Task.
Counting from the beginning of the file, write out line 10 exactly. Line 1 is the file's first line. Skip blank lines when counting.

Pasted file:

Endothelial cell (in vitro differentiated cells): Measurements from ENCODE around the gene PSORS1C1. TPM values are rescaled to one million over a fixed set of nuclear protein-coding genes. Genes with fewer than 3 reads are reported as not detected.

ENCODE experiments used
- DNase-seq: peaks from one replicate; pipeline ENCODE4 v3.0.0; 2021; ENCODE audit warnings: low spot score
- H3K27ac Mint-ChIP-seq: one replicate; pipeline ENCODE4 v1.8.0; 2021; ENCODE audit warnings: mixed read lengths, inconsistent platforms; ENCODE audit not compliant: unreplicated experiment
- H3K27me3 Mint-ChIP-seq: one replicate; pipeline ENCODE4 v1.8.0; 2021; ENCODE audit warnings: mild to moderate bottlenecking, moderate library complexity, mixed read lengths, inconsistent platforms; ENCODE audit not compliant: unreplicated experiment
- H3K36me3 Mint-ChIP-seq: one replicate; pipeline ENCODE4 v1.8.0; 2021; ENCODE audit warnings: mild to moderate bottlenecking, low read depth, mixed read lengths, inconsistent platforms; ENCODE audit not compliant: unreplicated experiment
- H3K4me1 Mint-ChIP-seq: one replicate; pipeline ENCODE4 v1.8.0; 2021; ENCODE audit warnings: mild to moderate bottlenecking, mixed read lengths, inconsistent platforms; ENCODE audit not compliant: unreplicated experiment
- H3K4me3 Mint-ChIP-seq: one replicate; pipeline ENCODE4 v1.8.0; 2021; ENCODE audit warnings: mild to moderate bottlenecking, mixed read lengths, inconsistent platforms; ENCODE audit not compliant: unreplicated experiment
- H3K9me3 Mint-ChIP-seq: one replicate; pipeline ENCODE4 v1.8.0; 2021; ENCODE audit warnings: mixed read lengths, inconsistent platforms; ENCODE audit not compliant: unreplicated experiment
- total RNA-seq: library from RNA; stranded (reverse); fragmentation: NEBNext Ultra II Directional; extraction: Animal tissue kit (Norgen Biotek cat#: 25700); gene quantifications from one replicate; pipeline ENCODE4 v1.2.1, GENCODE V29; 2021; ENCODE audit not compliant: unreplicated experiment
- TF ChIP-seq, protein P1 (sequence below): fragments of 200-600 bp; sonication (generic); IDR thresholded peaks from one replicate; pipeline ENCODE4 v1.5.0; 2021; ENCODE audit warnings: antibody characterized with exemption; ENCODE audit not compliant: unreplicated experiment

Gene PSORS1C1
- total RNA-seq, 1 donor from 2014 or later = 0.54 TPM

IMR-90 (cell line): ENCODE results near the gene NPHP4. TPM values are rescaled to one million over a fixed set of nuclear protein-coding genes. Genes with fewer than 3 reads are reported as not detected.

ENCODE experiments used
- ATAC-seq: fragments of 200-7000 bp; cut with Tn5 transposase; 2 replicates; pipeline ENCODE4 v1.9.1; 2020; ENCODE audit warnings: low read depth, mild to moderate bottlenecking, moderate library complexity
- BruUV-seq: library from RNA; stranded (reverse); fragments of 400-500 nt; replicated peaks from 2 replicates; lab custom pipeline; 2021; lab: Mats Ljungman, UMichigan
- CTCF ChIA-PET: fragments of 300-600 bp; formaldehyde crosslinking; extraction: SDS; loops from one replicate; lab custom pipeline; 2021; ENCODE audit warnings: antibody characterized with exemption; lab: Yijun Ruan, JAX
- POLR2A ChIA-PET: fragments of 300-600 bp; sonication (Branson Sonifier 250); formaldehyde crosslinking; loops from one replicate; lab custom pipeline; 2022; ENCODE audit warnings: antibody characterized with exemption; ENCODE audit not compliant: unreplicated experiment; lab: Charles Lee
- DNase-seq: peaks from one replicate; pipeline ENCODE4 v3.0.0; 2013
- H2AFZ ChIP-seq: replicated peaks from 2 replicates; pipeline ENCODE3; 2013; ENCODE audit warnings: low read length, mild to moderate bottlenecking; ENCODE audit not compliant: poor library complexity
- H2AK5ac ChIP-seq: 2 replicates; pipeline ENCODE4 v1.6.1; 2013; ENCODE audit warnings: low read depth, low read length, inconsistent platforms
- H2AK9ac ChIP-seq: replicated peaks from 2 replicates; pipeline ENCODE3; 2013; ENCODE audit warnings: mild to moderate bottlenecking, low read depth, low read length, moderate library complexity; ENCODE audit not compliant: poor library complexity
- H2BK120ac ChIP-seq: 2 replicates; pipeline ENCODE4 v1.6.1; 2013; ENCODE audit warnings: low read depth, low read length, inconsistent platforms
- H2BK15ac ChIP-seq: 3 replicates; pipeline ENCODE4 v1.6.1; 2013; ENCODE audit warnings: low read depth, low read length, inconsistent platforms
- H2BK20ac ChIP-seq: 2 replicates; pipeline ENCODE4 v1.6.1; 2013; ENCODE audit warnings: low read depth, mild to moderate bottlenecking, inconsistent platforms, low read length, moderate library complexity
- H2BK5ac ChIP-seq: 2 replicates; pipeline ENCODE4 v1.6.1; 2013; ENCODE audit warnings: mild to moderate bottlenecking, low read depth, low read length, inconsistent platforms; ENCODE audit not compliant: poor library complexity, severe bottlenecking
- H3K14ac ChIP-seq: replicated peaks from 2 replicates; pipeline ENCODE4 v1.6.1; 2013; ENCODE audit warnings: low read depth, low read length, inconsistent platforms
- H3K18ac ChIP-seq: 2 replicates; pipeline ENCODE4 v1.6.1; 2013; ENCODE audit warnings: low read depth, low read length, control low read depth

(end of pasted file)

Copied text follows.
- total RNA-seq: library from RNA; stranded (reverse); fragmentation: NEBNext Ultra II Directional; extraction: Animal tissue kit (Norgen Biotek cat#: 25700); gene quantifications from one replicate; pipeline ENCODE4 v1.2.1, GENCODE V29; 2021; ENCODE audit not compliant: unreplicated experiment